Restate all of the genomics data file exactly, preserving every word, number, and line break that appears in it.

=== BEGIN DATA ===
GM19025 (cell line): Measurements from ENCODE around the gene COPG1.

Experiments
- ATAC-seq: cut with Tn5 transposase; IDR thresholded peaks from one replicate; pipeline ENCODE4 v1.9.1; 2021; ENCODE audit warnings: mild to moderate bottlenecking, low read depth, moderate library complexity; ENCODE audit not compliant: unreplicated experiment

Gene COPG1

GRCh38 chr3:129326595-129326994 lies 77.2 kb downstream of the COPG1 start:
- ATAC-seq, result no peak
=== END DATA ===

GM19025 (cell line): Measurements from ENCODE around the gene COPG1.

Experiments
- ATAC-seq: cut with Tn5 transposase; IDR thresholded peaks from one replicate; pipeline ENCODE4 v1.9.1; 2021; ENCODE audit warnings: mild to moderate bottlenecking, low read depth, moderate library complexity; ENCODE audit not compliant: unreplicated experiment

Gene COPG1

GRCh38 chr3:129326595-129326994 lies 77.2 kb downstream of the COPG1 start:
- ATAC-seq, result no peak